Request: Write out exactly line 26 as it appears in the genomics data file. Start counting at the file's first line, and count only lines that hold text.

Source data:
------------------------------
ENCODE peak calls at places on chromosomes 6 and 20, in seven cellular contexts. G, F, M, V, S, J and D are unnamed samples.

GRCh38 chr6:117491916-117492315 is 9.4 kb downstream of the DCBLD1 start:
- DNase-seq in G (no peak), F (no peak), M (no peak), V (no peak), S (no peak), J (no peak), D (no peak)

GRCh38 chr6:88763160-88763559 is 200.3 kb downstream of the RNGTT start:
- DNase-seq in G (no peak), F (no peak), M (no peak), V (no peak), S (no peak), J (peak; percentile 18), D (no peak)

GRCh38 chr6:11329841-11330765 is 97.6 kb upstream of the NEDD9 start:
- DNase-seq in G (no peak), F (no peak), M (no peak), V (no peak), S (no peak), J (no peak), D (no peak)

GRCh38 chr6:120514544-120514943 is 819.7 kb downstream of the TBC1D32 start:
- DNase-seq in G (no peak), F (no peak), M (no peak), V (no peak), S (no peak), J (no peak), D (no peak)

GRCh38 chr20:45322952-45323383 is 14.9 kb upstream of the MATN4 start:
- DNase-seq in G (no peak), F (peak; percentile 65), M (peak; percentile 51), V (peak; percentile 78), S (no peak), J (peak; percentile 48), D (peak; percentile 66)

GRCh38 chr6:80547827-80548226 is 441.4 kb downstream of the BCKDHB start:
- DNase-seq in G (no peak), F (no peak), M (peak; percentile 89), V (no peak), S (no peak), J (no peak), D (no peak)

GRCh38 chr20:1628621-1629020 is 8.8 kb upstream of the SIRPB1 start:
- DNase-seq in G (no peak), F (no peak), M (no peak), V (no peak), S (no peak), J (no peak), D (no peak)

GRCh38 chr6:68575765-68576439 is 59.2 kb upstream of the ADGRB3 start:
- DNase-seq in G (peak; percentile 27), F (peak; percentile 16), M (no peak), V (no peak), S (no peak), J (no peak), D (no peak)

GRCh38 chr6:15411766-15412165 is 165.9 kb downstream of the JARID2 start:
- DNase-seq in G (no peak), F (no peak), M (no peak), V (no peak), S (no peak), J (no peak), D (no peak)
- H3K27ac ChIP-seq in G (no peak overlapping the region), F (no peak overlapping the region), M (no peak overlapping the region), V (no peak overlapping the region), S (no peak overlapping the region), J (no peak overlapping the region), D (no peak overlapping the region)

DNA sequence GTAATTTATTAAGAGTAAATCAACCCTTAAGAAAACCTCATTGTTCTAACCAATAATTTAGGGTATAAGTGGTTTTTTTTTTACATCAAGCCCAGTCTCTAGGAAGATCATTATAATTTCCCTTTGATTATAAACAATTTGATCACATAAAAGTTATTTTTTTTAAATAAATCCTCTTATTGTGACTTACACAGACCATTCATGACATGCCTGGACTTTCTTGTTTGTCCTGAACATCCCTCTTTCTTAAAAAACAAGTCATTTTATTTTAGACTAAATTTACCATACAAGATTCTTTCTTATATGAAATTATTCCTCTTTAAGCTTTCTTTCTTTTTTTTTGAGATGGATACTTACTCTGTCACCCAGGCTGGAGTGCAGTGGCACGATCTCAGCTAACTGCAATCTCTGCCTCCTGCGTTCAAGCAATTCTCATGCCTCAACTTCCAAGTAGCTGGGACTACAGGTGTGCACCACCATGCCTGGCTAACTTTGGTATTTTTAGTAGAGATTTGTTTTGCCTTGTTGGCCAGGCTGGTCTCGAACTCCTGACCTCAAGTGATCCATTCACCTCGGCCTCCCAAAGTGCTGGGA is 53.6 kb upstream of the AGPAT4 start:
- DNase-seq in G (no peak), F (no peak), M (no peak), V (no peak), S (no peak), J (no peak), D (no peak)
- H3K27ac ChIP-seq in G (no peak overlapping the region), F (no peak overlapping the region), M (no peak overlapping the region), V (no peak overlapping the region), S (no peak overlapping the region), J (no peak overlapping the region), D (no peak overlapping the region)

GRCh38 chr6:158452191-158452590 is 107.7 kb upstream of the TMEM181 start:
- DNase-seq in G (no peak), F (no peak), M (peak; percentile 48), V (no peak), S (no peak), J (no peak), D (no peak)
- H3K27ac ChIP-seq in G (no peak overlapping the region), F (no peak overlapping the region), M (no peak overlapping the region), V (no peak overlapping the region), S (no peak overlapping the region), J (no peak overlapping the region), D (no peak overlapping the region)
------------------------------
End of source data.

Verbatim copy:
- H3K27ac ChIP-seq in G (no peak overlapping the region), F (no peak overlapping the region), M (no peak overlapping the region), V (no peak overlapping the region), S (no peak overlapping the region), J (no peak overlapping the region), D (no peak overlapping the region)